Washington Department of Fish and Wildlife FISHING RULE CHANGE
WASHINGTON DEPARTMENT OF FISH AND WILDLIFE
600 Capitol Way North, Olympia, WA 98501-1091

April 8, 2005

Four razor clam beaches open April 9 - 11, 2005

Long Beach, Mocrocks, Copalis and Twin Harbors beaches will all open to digging from midnight until noon all three days, said Dan Ayres, coastal shellfish manager for the Washington Department of Fish and Wildlife (WDFW).

Ayres reminded clam diggers that they must purchase a 2005-06 license to participate in the upcoming dig, since previous licenses expired March 31.

WDFW confirmed plans to proceed with the scheduled three-day dig after marine toxin tests showed that the clams on four beaches are safe to eat.

But the razor clam fishery at Kalaloch Beach, jointly managed by WDFW and the Olympic National Park, will remain closed due to elevated levels of domoic acid, Ayres said. Domoic acid is a naturally occurring marine toxin that can be harmful and even fatal if consumed by humans.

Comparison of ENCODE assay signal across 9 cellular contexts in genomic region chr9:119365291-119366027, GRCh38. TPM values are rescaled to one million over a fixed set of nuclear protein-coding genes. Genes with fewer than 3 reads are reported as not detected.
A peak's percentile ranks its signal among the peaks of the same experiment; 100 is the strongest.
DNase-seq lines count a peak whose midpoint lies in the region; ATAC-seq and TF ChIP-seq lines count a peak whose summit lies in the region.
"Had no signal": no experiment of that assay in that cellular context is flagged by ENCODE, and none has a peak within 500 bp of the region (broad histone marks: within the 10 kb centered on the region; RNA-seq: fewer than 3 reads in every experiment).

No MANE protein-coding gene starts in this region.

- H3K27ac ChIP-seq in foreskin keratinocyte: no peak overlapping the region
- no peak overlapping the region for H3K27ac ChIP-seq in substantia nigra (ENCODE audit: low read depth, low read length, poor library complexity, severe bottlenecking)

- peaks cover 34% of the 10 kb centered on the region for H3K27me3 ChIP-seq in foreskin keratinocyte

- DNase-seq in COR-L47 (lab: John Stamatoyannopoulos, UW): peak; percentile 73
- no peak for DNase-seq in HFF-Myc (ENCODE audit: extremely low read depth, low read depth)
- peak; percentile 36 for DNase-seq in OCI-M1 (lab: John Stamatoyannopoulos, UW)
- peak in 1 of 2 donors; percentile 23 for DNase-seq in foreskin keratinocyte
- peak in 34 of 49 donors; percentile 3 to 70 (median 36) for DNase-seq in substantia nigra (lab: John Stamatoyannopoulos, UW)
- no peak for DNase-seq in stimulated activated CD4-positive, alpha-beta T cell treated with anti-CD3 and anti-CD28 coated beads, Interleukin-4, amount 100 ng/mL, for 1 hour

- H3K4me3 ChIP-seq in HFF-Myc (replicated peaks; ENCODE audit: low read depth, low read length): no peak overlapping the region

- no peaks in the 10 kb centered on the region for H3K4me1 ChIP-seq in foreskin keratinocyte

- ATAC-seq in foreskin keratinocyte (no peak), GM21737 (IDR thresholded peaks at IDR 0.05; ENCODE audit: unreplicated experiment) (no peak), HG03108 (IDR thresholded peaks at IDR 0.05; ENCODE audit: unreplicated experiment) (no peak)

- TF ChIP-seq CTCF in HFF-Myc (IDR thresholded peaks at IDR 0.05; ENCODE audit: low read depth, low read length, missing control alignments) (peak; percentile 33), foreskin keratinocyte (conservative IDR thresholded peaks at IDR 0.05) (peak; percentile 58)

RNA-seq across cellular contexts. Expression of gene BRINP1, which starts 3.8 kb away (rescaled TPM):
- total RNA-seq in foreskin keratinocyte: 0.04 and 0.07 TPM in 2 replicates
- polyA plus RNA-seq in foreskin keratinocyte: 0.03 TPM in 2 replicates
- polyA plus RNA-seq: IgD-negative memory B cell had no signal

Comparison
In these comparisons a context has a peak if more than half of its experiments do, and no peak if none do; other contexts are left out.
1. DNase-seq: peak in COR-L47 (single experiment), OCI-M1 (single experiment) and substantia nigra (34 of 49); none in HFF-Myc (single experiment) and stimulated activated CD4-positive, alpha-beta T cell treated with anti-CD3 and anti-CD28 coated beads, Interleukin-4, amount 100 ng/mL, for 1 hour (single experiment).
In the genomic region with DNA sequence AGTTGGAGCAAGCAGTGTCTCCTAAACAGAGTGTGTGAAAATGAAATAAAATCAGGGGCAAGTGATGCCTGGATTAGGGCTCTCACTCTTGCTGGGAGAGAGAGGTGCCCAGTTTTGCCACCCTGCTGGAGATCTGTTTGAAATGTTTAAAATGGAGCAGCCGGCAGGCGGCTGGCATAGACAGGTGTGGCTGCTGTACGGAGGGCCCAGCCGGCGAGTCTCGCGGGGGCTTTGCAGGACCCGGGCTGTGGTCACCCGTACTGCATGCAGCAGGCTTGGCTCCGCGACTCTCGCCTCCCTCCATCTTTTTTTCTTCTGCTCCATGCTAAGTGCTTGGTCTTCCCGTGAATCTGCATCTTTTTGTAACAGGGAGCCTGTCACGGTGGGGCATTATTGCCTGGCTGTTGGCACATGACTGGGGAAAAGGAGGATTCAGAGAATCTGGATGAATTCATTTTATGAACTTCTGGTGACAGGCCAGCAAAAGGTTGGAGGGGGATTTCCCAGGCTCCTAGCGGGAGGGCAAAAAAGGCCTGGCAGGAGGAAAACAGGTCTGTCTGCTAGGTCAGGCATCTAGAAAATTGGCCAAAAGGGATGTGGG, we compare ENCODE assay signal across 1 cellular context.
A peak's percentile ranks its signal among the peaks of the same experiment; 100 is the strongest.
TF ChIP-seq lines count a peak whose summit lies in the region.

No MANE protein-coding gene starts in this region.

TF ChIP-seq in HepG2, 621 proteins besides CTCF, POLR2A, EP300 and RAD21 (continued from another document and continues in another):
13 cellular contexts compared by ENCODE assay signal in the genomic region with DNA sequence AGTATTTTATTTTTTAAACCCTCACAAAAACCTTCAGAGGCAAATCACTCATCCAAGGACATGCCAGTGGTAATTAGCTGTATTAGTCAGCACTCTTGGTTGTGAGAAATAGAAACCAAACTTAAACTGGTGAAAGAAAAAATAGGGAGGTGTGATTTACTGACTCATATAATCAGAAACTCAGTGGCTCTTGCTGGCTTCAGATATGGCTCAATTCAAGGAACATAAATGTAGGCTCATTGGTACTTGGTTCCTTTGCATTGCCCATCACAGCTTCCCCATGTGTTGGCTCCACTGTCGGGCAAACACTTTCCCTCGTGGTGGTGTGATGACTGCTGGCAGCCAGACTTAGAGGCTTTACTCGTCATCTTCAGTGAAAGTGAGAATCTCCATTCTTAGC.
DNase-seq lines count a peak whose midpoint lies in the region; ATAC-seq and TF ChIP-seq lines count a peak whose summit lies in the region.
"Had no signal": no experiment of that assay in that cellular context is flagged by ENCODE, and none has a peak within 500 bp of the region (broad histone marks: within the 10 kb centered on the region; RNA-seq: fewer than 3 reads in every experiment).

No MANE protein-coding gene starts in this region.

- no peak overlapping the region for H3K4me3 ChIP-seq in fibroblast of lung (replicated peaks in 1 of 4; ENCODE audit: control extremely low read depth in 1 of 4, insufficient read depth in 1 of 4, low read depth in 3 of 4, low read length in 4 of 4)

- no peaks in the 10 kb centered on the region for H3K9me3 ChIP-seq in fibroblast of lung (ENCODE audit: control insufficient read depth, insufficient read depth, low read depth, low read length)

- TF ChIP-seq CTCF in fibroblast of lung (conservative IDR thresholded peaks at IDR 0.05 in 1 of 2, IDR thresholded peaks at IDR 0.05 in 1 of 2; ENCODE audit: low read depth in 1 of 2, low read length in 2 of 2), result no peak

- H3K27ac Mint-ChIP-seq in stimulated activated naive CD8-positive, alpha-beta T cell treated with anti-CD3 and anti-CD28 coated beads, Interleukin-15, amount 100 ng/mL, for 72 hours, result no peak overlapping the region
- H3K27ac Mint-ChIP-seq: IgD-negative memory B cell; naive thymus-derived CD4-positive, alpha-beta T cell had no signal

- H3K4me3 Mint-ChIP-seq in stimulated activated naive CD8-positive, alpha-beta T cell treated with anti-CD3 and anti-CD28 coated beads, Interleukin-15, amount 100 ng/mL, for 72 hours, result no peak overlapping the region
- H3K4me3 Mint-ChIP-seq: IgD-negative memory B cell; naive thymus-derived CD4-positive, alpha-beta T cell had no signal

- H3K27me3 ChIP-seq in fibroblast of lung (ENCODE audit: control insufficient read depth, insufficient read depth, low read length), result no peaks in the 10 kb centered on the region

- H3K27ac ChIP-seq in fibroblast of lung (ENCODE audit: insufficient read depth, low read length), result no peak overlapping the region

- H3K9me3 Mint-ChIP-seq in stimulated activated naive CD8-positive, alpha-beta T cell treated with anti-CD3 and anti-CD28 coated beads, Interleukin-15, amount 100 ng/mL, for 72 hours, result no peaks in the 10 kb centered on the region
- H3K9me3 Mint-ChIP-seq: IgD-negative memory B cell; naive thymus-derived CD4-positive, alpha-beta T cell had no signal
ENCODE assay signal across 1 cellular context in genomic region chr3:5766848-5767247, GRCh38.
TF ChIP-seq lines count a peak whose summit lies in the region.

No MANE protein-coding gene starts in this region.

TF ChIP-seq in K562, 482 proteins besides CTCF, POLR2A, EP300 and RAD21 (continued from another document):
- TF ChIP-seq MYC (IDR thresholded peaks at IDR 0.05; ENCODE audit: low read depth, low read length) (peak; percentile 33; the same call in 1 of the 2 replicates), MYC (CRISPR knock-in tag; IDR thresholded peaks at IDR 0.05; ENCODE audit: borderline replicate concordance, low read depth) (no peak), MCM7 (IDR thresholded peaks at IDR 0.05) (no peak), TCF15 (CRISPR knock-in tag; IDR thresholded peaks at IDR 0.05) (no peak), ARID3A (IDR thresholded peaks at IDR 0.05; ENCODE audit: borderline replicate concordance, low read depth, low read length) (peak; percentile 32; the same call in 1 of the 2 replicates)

Although toxin levels at Kalaloch declined in late March, allowing a two-day dig, recent tests found that domoic acid levels had again risen above the threshold identified under state and federal health standards, he said.

"We were really hoping to open all five razor clam beaches for the upcoming dig, but test results for Kalaloch scuttled that plan," Ayres said.

At the four other beaches, the upcoming opening marks the first time this season that diggers can harvest razor clams on morning tides, Ayres said. Digging will be restricted to the hours between midnight and noon each day.

For best results, Ayres recommends that clammers start digging at least one hour before low tide. Low tides during the upcoming dig are:

April 9 (Saturday): 7:37 a.m., -0.6 April 10 (Sunday): 8:20 a.m., -0.8 April 11 (Monday): 9:01 a.m., -0.7 WDFW has also tentatively scheduled a morning dig April 23, 24 and 25 at all five beaches - including Kalaloch - although final approval of that dig will depend on the results of future toxin tests.

"A lot of people look forward to these morning digs, and we still have enough clams remaining under our harvest quotas for a least the two we now have scheduled," Ayres said. "So, if you like to dig clams on morning tides in spring, it makes sense to buy a license sooner rather than later."

Options include buying a 2005-06 annual shellfish/seaweed license